Aziza’s Secret Fairy Door – Lola Morayo

Stars: ⭐️⭐️⭐️⭐️⭐️

Aziza absolutely LOVEs fairies. She’s even named after a type of fairy from West African folk tales.

Then, on Aziza’s birthday, a mysterious gift arrives. It’s a secret fairy door which will transport her to Shimmerton, a magical land where unicorn shopkeepers and fairy princesses live. But when the precious jewelled doorknob is taken Aziza is left trapped in this mysterious land where mischief lies around every corner. With new friends by her side, can she make it home to her family?

This is a magical tale which is perfect for younger readers. Not only is Aziza an endearing main character, but the adventure she goes on is exciting and will keep the reader engaged as they go on the journey with her.

Today, I have an exclusive blog post from Lola Morayo, author of this wonderful tale, explaining why Aziza is perfect for everyone 🧚🏾‍♀️

Why Aziza is for Everyone & Who is my Favourite Fictional Fairy?

This Thursday, Aziza’s Secret Fairy Door was released into the world, all glittery wings and fairy dust!

This highly illustrated novel for readers aged 6+ is co-written by Jasmine Richards and Tọlá Okogwu, who together, write as Lola Morayo, with brilliant illustrations by Cory Reid.

In this story, our main character, Aziza, is given a secret fairy door on her birthday and is then transported to a whole new world… the magical kingdom of Shimmerton! When some naughty fairies steal the door’s magical doorknob, Aziza can’t get home. If you want to find out what happens next, well… the book is out now! 

We are excited to share Aziza’s story with readers and hope that teachers, parents and kids will love it too! 

Aziza’s story of adventure and magic is for everyone and its themes are universal, but it was important to all of us that we create a series with a cast of characters that felt more representative of the society we live in. Of the 9,115 children’s titles published in 2017, only 4% featured Black, Asian Minority Ethnic characters. Only 1% of those books had any lead characters of colour. The numbers are improving every year, but there is still a huge gap when it comes to the quantity and quality of representation in children’s books.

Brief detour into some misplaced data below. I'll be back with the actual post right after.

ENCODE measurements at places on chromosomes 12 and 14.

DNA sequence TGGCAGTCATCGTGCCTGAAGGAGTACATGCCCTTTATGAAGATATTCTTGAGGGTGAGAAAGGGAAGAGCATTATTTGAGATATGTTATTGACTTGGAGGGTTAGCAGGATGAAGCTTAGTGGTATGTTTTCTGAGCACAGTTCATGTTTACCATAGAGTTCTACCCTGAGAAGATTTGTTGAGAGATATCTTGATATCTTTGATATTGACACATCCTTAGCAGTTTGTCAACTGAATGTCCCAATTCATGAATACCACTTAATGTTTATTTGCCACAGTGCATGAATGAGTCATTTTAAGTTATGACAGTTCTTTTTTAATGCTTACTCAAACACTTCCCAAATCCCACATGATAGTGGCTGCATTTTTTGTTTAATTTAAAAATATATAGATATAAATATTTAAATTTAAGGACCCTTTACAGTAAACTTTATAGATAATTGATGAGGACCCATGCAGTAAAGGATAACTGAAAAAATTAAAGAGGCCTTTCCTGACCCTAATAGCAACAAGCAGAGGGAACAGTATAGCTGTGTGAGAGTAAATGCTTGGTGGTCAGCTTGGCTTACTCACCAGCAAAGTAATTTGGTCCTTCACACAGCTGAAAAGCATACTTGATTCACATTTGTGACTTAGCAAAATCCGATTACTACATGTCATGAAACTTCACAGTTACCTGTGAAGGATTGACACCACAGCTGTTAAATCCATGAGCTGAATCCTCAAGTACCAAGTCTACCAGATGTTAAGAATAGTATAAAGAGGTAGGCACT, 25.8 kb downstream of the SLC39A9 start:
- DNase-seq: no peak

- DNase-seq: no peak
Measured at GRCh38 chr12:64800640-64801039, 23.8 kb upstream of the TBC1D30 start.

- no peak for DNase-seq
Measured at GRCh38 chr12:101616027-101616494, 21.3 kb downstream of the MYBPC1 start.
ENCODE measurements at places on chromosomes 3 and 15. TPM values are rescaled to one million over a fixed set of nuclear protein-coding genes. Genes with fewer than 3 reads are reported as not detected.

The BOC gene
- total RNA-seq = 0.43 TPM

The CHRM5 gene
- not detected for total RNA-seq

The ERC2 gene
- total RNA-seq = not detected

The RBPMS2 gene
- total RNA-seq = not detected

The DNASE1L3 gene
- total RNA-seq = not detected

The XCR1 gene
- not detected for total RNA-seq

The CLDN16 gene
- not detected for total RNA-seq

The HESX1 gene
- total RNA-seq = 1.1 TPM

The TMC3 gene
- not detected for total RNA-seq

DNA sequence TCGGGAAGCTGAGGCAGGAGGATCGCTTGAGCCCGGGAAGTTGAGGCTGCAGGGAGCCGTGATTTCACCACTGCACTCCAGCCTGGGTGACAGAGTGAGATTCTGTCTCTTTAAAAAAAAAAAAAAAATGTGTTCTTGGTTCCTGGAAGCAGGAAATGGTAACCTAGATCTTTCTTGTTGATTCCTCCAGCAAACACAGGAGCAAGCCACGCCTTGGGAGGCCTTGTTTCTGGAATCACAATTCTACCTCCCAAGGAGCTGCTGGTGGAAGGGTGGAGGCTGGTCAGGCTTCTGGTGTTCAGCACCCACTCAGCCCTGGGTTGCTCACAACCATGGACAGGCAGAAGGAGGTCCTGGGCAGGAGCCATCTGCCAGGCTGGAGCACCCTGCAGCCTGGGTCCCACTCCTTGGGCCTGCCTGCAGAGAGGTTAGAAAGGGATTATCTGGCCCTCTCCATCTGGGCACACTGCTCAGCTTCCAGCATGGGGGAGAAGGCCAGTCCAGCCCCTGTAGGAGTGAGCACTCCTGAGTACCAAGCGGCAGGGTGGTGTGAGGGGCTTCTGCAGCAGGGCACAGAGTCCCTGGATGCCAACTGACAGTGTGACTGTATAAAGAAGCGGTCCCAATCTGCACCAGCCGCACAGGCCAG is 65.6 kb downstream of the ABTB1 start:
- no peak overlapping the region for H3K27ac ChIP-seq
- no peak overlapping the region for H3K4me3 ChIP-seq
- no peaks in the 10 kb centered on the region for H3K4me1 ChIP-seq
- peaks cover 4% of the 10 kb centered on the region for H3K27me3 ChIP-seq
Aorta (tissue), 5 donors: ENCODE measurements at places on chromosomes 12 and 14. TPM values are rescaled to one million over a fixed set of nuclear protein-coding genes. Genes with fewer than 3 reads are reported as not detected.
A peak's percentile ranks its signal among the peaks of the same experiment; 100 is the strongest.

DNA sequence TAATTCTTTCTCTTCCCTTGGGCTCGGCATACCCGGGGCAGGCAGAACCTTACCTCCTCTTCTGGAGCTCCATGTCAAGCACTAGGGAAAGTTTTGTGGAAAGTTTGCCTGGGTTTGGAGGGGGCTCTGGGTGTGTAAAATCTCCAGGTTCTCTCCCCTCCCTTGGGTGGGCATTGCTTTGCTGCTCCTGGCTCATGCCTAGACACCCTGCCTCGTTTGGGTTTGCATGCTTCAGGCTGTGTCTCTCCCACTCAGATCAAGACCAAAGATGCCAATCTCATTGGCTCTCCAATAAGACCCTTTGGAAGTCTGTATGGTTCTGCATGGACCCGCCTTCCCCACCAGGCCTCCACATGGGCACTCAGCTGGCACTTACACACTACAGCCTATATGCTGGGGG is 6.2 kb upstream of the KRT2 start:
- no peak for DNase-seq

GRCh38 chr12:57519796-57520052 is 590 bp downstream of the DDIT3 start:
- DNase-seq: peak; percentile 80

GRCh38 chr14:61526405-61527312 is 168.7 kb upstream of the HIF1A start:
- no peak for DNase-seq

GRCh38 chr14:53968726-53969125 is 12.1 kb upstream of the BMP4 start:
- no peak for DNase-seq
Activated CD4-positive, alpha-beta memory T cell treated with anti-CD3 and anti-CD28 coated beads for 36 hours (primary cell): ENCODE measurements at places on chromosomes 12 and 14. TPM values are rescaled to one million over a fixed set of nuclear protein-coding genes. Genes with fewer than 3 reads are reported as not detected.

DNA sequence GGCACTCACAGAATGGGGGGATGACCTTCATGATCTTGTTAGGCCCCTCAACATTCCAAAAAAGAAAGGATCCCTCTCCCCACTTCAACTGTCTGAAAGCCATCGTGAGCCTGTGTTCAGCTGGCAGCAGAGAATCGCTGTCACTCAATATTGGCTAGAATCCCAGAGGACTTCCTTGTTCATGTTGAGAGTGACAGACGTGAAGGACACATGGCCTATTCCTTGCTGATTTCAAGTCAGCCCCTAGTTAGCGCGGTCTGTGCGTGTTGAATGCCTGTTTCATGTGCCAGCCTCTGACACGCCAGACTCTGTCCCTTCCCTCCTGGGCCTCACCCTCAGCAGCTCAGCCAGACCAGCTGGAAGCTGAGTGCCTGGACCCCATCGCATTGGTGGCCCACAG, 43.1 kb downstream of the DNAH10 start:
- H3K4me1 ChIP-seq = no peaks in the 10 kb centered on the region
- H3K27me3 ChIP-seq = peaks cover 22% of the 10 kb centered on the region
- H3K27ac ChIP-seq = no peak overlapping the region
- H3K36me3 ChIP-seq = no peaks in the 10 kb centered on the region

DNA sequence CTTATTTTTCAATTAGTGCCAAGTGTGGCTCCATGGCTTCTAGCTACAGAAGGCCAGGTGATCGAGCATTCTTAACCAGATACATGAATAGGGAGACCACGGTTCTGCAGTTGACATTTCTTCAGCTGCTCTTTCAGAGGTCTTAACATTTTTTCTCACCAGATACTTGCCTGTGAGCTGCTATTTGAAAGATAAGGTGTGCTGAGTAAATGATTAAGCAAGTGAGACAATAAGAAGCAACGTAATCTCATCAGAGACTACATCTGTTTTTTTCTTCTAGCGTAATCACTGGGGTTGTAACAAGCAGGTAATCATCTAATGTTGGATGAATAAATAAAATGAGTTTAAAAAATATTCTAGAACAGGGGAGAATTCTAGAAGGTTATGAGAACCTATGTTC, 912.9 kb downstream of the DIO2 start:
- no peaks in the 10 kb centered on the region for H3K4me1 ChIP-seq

Inclusivity in children’s fiction matters. If young readers from under-represented backgrounds continue to not see themselves in books, then they will choose other media that reflects them better. These same children are less likely to grow up to be authors and the cycle of under-representation continues. Representation, or the lack of it, affects all of us. Children exposed to different cultures, viewpoints and backgrounds grow up to understand the world better and change the world for the better.

For these reasons, we write and draw the characters that we didn’t get to see when we were growing up.


Aziza’s Secret Fairy Door has all the ingredients of a classic fantasy adventure. Tales of trying to get back home have been around for generations, with Alice and Wonderlandand The Chronicles of Narnia being obvious examples. With Aziza’s Secret Fairy Door, we have a Black female protagonist at the very centre of action and discovery – she gets to have a fantasy adventure just like everyone else. 

Fairies represent a freedom and confidence to be yourself. They have an enduring appeal – you only need to look at the success of the Rainbow Magicseries. Jasmine the Present Fairy is a favourite, for obvious reasons perhaps!  Jasmine actually worked as a Junior Editor on this series, and she was always so impressed with how it kept children reading. Series fiction is so important to build that reading muscle from a young age and we hope Aziza will help to do just that. We’ve already had some great feedback from teachers!  

Aziza is a character who can hold her own, representing a new generation of fairies who will have brand new adventures and solve them in brand new ways. We think you’re going to love her! We certainly do.

If you think this book is for you and love the sound of it, buy it here.

Emily x

📚 Book gifted by publisher

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